Under the Equality Act 2010, ‘sex’ is understood as binary, being a man or a woman. For the purposes of the Act, a person’s legal sex is their biological sex as recorded on their birth certificate. A trans person can change their legal sex by obtaining a Gender Recognition Certificate. A trans person who does not have a Gender Recognition Certificate retains the sex recorded on their birth certificate for the purposes of the Act.
The Equality Act protects individuals from discrimination and harassment on the basis of a protected characteristic. Protected characteristics include sex (being a man or a woman) and gender reassignment (being an individual who is ‘proposing to undergo, is undergoing or has undergone a process or part of a process to reassign their sex’). There is no requirement for a trans person to have any kind of medical supervision or intervention in order to be protected from gender reassignment discrimination. A person does not need a Gender Recognition Certificate to be protected under the characteristic of gender reassignment.
There are two types of discrimination, indirect and direct discrimination.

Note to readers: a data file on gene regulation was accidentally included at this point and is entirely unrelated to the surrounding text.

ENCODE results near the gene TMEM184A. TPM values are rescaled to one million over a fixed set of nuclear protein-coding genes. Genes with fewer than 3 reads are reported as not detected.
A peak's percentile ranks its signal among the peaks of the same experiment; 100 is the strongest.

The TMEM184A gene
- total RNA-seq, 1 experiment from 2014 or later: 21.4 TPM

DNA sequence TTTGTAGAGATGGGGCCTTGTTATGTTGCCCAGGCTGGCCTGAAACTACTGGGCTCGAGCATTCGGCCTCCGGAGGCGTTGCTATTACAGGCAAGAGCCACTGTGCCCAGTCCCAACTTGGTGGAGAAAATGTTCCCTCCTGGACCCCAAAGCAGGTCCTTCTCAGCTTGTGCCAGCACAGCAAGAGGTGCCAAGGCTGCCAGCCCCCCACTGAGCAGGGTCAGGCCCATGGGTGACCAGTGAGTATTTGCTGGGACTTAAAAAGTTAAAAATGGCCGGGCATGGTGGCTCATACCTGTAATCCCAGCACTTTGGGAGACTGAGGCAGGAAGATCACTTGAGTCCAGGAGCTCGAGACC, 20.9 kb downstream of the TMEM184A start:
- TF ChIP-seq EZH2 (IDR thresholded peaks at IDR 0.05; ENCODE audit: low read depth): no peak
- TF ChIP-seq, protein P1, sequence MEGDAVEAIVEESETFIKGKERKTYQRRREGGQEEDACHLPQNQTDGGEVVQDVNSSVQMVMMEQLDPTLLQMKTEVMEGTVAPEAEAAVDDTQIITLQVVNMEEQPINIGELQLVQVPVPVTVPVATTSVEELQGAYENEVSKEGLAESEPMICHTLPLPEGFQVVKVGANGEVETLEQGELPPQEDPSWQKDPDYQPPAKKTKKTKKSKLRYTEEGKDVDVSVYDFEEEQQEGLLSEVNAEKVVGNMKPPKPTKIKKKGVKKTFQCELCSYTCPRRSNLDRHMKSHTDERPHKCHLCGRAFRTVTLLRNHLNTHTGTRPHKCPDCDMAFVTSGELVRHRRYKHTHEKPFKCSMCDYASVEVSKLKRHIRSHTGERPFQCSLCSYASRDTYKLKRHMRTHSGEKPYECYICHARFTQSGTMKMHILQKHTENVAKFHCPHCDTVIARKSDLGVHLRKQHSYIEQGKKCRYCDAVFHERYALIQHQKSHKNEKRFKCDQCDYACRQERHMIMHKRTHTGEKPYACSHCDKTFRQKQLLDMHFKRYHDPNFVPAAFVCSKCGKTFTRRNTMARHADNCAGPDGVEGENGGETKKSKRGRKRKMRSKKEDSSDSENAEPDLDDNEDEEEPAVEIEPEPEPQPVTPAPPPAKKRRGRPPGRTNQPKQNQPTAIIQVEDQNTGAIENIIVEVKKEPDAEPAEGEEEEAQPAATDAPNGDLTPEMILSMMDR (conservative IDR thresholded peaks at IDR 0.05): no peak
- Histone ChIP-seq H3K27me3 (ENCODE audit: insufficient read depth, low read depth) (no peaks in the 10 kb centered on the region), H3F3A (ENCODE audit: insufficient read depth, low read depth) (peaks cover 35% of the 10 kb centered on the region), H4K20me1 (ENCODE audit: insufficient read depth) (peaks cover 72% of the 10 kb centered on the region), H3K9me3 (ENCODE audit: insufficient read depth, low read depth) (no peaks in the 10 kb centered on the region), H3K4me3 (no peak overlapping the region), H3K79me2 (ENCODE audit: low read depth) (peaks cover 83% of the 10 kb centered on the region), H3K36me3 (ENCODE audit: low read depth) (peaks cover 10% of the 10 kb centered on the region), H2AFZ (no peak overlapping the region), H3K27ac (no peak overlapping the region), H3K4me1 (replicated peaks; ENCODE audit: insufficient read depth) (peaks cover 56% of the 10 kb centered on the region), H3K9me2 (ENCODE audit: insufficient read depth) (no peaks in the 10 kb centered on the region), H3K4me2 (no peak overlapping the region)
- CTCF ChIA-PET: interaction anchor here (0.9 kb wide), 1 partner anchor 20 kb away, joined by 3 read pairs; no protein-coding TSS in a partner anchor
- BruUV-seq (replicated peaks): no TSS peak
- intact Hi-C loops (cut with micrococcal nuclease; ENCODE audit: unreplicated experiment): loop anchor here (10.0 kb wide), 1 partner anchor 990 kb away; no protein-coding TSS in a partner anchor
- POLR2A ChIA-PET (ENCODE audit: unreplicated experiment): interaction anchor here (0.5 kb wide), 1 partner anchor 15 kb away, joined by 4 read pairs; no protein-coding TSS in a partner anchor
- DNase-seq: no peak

It is generally against the law to discriminate against someone because of a protected characteristic. However, there are certain circumstances when services can be provided either:
- exclusively to one sex, or
- differently to each sex or
- separately to each sex.
Service providers must meet a number of conditions to lawfully establish a separate or single-sex service. These conditions are set out under exceptions relating to sex in the Act.
There are circumstances where a lawfully-established separate or single-sex service provider can exclude, modify or limit access to their service for trans people. This is allowed under provisions relating to gender reassignment in the Act.
Last updated: 05 May 2022